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Last Update: August 8, 2023.

Continuing Education Activity

Balanoposthitis is a common disease process involving the glans penis and prepuce. It affects up to 12% to 20% of pediatric and adult males. This activity reviews the evaluation and management of balanoposthitis as well as strategies for the healthcare team to improve outcomes.


  • Identify the etiology and epidemiology of balanoposthitis.
  • Describe the appropriate history, physical, and evaluation of balanoposthitis.
  • Review the treatment and management options available for balanoposthitis.
  • Outline interprofessional team strategies for improving patient care and compliance.
Access free multiple choice questions on this topic.


Balanoposthitis is an inflammation that affects both the glans penis and prepuce. Many etiologies exist, but it can generally classify as either infectious, irritant, or traumatic in origin.

Balanitis refers to inflammation of the glans penis, while posthitis refers to inflammation of the prepuce. At birth, the prepuce, commonly referred to as the foreskin, is attached by adhesions to the glans. These nonpathological adhesions are responsible for physiologic phimosis or decreased retraction of the foreskin. Hsieh et al. found that 17.1% of first-grade boys had physiologic phimosis that decreased to 1.2% by seventh grade in a cohort of healthy children in Taiwan.[1] In contrast, pathologic phimosis refers to an inability to retract the foreskin secondary to scarring of the prepuce.[2]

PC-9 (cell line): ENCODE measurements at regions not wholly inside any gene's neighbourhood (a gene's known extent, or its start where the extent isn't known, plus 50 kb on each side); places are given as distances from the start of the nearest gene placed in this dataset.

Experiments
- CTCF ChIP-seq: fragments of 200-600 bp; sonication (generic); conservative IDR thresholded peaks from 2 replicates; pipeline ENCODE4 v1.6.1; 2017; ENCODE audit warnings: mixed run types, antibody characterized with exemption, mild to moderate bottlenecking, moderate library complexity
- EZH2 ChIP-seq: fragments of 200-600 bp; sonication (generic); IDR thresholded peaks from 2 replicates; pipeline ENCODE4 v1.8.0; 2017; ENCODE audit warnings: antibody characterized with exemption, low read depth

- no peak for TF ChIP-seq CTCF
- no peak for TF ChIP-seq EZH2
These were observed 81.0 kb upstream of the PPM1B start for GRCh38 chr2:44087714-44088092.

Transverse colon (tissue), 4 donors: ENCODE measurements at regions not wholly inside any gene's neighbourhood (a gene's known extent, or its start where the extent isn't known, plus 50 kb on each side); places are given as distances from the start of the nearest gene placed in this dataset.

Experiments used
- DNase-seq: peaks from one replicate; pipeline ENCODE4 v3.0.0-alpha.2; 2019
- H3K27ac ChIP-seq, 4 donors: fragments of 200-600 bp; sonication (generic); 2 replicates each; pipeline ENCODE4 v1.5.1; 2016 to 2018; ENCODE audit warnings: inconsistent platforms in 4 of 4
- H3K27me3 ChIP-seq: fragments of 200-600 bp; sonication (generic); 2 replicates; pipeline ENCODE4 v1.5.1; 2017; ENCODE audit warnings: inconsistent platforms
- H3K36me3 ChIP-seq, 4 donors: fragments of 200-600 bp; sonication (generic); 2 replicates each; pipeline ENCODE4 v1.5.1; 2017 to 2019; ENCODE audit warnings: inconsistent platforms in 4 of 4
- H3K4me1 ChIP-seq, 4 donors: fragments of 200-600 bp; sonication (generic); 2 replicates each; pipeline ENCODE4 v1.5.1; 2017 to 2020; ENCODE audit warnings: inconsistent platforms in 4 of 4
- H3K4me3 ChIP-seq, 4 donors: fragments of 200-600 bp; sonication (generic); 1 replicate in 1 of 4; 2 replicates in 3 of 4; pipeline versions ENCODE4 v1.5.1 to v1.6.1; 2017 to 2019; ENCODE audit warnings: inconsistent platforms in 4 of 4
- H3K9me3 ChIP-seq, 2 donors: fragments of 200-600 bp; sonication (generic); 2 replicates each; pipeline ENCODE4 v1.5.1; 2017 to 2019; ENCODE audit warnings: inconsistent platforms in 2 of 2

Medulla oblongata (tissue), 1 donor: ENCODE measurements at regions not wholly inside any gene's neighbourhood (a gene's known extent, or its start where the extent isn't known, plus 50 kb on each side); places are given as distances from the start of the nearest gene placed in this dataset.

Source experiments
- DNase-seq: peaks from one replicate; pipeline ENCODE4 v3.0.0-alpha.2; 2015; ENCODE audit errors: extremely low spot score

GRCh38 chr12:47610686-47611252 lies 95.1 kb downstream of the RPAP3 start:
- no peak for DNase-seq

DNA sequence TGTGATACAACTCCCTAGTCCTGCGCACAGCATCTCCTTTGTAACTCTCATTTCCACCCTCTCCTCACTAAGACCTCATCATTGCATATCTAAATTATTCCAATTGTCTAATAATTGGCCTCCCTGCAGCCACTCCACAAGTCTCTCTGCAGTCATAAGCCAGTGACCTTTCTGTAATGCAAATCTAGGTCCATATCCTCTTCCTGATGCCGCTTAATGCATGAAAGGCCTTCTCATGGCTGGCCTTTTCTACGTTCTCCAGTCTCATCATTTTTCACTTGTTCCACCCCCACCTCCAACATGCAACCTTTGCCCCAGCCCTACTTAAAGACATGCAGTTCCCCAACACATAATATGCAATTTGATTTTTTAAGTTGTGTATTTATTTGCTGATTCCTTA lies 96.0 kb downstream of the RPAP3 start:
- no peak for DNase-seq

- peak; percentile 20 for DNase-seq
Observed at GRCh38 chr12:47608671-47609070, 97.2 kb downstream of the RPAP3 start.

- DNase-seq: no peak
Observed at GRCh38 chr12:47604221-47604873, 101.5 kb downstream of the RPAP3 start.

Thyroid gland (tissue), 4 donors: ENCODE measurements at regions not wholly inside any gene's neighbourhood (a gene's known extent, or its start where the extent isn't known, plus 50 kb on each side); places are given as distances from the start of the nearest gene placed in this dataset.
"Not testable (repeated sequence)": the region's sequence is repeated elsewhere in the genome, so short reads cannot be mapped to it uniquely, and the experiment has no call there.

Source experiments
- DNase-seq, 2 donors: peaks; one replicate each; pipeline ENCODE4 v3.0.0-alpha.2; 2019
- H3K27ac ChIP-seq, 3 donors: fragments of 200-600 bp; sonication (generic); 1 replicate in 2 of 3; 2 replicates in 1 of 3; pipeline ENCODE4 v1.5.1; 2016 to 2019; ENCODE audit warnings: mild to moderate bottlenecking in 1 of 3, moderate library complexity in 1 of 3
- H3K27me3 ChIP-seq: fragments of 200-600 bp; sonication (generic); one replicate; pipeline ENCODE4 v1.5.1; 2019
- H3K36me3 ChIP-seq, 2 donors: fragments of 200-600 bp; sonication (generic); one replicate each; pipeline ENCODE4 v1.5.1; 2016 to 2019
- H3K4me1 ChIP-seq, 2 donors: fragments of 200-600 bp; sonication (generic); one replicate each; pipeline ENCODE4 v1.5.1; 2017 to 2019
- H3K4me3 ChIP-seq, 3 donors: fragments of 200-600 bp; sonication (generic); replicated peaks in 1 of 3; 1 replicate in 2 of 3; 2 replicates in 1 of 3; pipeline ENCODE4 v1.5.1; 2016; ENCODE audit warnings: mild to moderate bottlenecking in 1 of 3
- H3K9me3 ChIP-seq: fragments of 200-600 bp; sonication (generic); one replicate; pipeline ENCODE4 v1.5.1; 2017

The most common etiology of balanoposthitis is poor hygiene, commonly referred to as nonspecific balanoposthitis. Other etiologies include inflammatory skin diseases, infection, trauma, and cancer. Candidal infection is prevalent in children and can be associated with diaper rash. Other infectious causes include aerobic bacteria such as Staphylococcus aureus and Group A Streptococcus, anaerobic bacteria, and viruses such as human papillomavirus. Some inflammatory etiologies include contact dermatitis, reactive arthritis, and lichen sclerosus.[3]


Balanoposthitis is a relatively common condition affecting both pediatric patients and adults. Prevalence in males of all ages is between 12% to 20%.[4] Pediatric patients most commonly present around ages 2 to 5 years; this is likely due to physiologic phimosis and hygiene habits. In adults, uncircumcised males with diabetes mellitus are at the highest risk, with a prevalence of around 35%.[5][6] Meta-analysis has shown that circumcision can decrease the prevalence of inflammatory conditions of the glans penis by 68%.[4]


Pathophysiologic processes can vary widely depending on etiology. These can be irritant, allergic, infectious, autoimmune-mediated, and secondary to trauma or malignancy. The majority of cases commence with moisture such as urine, sweat, or smegma (physiologic secretion from genital sebaceous glands) becoming trapped within the preputial space secondary to adhesions and poor hygiene, which in turn creates a nidus for bacteria and fungi. Balanoposthitis can also be commonly provoked by irritants and allergens, causing non-specific inflammation leading to erythema and pruritis.  

History and Physical

Balanoposthitis can present as penile pain, pruritus, discharge, erythema, rash, or inconsolable crying. By definition, this only presents in uncircumcised boys. It can be more common in patients with poor hygiene. Depending on the etiology and disease progression, it may also occur with or without phimosis, scarring of the prepuce, inability to void, ulcers, other lesions, and rashes.